CASNiG at CESS Summer conference Tashkent 2022

Double Panel on “The ideological legacies through which we think Central Asia” hosted by CASNiG

At the long-awaited summer conference of the Central Eurasian Studies Society in Tashkent, June 23-26, 2022, we organised a double panel, based on an idea born at the first CASNiG meeting in Augsburg. Six papers contributed to deconstruct the academic concepts that we use when studying Central Asia (see abstract and presentations below). In both well-attended sessions, concepts such as postsocialism, path dependency, and informality were scrutinized during a very lively discussion, and we felt the need for a deeper and more critical reflection of our analytical approaches and the consequences of using them in academia and beyond.

Reach out to the panel convenors Rune Steenberg and Ottavia Cima ( if you are interested in contributing to a Special Issue on this topic!


Western social sciences re-entered Central Asia along with the World Bank and IMF in the 1990s. It did so in a gush of triumphant end-of-historicism and ideological zeal. Terms that came to dominate the next decades of research like “transformation”, “transition”, “postsocialism”, “structural legacies”, “clan politics” and “informality” carried within them the unquestionable premises of the zeitgeist: of neo-liberal economism, state-centrism, neo-colonialism and evolutionism with capitalist characteristics. They are still being used in today’s much changed Central Asian reality, but are they being sufficiently examined, adapted or challenged? While unearthing and analysing Soviet legacies, how critically has the Central Asian studies community reflected or processed its own historical baggage? What are the ideological connotations of our current analytical approaches and terminology? According to Phillip Lottholz, much analysis of Central Asian politics and society are informed by normative notions of “an ideal type liberalism and democracy” that actually never existed anywhere in world history.

This panel seeks to critically examine popular analytical concepts in Central Asian studies and place them within a wider historical, political and economic context. Based on empirical data and/or literature reviews, each presenter will focus on one (or multiple) concept(s) and critically discuss their genealogy and usage within Central Asian studies. Presentations will be kept relatively short in order to secure ample space for collective reflections with the discussant (Ottavia Cima and Rune Steenberg), the chair (Paulina Simkin) and the audience.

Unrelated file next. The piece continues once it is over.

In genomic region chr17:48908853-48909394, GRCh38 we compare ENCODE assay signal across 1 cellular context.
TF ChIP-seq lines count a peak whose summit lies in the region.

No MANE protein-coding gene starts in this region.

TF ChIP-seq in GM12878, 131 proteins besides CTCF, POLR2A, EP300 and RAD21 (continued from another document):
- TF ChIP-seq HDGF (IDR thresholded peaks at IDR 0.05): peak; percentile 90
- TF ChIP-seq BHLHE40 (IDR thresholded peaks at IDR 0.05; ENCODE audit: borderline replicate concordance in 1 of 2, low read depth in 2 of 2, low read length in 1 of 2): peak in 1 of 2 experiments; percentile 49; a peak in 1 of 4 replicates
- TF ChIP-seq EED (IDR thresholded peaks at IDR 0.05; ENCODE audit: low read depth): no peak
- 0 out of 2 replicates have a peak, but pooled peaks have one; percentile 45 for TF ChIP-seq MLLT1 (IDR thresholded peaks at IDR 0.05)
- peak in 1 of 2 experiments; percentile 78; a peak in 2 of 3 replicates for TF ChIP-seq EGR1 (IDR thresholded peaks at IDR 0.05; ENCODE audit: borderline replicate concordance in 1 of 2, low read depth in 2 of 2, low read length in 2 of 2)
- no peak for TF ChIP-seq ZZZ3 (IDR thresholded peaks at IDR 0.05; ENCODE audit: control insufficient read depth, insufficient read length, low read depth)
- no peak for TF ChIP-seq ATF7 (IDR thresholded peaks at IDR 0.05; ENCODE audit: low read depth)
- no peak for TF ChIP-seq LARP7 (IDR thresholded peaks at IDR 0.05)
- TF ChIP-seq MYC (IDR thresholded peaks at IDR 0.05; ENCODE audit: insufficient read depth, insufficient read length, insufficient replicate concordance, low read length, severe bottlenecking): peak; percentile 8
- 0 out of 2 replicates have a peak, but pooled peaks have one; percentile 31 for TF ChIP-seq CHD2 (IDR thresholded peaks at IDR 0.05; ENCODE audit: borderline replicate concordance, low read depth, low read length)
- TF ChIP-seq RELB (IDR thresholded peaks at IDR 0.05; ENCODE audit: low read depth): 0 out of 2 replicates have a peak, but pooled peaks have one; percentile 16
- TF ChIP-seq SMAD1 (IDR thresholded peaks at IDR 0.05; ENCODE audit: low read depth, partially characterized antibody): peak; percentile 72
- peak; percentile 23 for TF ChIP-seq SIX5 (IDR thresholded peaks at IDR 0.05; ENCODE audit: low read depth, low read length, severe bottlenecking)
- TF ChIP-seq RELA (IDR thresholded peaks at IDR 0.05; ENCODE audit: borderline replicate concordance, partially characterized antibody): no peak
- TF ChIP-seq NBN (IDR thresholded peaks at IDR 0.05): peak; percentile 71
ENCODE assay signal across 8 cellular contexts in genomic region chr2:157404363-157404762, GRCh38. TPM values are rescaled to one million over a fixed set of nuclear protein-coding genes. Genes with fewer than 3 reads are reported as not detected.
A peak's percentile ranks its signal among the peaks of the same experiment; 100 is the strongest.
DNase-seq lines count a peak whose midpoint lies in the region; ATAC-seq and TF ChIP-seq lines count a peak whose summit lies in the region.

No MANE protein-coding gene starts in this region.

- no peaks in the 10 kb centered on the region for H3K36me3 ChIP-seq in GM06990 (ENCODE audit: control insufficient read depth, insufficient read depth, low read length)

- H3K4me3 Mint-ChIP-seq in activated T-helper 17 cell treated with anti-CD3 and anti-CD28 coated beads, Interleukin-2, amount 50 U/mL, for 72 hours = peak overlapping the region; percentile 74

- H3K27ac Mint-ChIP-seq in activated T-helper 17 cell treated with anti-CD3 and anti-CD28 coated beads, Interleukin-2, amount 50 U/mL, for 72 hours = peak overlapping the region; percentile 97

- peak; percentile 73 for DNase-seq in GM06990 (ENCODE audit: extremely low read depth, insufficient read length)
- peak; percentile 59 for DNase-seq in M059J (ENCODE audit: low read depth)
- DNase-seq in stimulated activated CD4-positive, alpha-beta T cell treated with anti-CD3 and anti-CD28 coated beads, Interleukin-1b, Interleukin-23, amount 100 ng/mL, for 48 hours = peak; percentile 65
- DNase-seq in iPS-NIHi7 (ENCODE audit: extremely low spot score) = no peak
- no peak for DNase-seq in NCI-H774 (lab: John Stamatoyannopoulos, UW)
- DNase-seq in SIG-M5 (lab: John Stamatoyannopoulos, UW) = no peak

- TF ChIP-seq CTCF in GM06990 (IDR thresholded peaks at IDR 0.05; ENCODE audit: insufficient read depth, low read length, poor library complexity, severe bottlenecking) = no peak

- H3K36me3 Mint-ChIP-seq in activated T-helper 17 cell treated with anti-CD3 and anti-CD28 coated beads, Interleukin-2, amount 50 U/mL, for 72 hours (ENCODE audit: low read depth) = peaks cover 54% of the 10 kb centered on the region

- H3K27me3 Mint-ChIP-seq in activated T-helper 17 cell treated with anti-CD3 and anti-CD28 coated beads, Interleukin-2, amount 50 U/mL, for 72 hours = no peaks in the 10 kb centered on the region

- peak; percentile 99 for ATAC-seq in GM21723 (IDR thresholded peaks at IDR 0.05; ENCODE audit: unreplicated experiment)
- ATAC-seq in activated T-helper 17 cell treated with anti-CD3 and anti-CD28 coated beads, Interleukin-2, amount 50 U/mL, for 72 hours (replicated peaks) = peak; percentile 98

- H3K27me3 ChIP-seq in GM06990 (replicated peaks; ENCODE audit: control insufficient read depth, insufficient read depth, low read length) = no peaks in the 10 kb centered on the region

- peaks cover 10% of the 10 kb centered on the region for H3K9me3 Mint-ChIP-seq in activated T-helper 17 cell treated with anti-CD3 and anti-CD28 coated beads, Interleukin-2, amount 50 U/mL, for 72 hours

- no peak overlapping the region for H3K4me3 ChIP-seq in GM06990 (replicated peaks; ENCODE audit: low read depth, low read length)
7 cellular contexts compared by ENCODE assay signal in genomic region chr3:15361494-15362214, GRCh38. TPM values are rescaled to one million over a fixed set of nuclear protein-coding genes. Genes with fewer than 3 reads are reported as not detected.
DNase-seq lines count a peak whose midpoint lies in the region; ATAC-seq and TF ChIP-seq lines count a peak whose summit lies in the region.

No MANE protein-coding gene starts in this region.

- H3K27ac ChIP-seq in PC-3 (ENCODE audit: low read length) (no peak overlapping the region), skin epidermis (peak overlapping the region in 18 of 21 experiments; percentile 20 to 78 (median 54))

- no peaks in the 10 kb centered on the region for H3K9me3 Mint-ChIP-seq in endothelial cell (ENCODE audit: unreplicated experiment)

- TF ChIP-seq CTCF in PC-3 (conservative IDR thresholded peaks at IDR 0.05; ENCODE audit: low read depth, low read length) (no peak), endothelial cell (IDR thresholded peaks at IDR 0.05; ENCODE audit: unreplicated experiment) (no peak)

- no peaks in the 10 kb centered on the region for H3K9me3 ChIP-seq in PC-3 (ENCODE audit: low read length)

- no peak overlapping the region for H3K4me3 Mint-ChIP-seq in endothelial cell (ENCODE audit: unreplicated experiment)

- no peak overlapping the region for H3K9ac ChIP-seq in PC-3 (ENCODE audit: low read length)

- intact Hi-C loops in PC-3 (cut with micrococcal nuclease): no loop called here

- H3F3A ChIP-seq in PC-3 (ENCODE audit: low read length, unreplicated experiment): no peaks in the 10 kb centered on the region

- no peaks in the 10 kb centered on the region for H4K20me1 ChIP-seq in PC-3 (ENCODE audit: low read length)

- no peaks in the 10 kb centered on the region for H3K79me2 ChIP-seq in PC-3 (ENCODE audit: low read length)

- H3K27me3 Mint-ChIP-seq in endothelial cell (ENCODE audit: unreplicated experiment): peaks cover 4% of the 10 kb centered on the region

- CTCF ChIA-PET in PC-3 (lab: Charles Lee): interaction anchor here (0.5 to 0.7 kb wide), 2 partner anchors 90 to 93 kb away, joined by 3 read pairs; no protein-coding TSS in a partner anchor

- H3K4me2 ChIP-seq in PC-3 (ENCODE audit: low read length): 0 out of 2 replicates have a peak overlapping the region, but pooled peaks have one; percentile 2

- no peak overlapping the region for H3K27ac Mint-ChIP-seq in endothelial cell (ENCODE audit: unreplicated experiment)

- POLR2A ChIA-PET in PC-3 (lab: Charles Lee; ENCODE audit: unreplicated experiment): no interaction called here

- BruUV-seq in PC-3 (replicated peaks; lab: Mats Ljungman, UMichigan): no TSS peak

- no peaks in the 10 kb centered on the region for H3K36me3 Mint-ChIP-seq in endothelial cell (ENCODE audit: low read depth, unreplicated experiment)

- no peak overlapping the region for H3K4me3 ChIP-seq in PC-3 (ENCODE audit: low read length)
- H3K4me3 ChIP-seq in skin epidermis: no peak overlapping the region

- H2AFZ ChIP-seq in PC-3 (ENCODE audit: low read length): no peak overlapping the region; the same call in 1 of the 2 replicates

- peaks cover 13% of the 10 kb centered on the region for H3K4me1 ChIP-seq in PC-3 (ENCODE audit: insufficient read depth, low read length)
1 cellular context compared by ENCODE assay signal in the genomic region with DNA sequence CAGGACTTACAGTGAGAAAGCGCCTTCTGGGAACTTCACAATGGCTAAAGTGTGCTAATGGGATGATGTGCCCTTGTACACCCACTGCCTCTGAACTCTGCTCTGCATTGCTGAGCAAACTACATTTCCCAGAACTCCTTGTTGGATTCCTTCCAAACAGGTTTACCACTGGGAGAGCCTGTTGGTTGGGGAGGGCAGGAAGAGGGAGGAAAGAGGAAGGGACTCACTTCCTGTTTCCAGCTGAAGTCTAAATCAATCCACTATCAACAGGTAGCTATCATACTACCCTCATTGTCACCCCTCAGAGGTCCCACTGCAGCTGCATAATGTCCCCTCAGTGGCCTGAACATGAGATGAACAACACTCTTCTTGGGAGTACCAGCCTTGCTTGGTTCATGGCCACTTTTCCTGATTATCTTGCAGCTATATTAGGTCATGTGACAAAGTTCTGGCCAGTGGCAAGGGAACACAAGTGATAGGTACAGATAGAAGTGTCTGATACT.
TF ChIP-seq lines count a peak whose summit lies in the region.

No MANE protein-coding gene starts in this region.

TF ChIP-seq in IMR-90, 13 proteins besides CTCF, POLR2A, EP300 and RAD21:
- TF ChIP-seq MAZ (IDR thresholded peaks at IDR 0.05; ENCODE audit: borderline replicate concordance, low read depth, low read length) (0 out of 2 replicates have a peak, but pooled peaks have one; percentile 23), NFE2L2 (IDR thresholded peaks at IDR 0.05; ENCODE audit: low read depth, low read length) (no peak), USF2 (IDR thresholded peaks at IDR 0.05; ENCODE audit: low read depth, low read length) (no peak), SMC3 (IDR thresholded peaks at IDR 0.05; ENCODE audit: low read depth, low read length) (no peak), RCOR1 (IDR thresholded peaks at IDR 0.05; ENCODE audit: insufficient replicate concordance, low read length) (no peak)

• Bakhtiiar Igamberdiev (Alatoo International University): Why Neoliberalism failed in Central Asia: An Economic, Institutional and epistemic analysis.
  • Michael Spies (University for Sustainable Development Eberswalde): Path dependence in Central Asia beyond postsocialism.
  • Ottavia Cima (University of Bern): Rethinking postsocialism through the lenses of postcapitalism: for a postcapitalist postsocialism.
  • Zarina Mukanova (University of Zurich): Failed nation-building and colonial narratives in Kazakhstan.
  • Katerina Zäch (University of Fribourg): The way material infrastructure thinks: Reconceiving heritage practice.
  • Kuat Akizhaov (KazGUU): Global development architecture: embedding the neoliberal socio-economic agenda in Kazakhstan.
  • Rune Steenberg (Palacky University in Olomouc): Informality, shadow economy, corruption, social capital, transformation and other state-centric analytical metaphors in Central Asian studies. Ideology in analysis.

Many thanks to everyone who made this conference so enjoyable. It was a pleasure to finally see many members of the extended CASNiG network in person, to catch up with their research and contributions, and to engage in so many interesting discussions.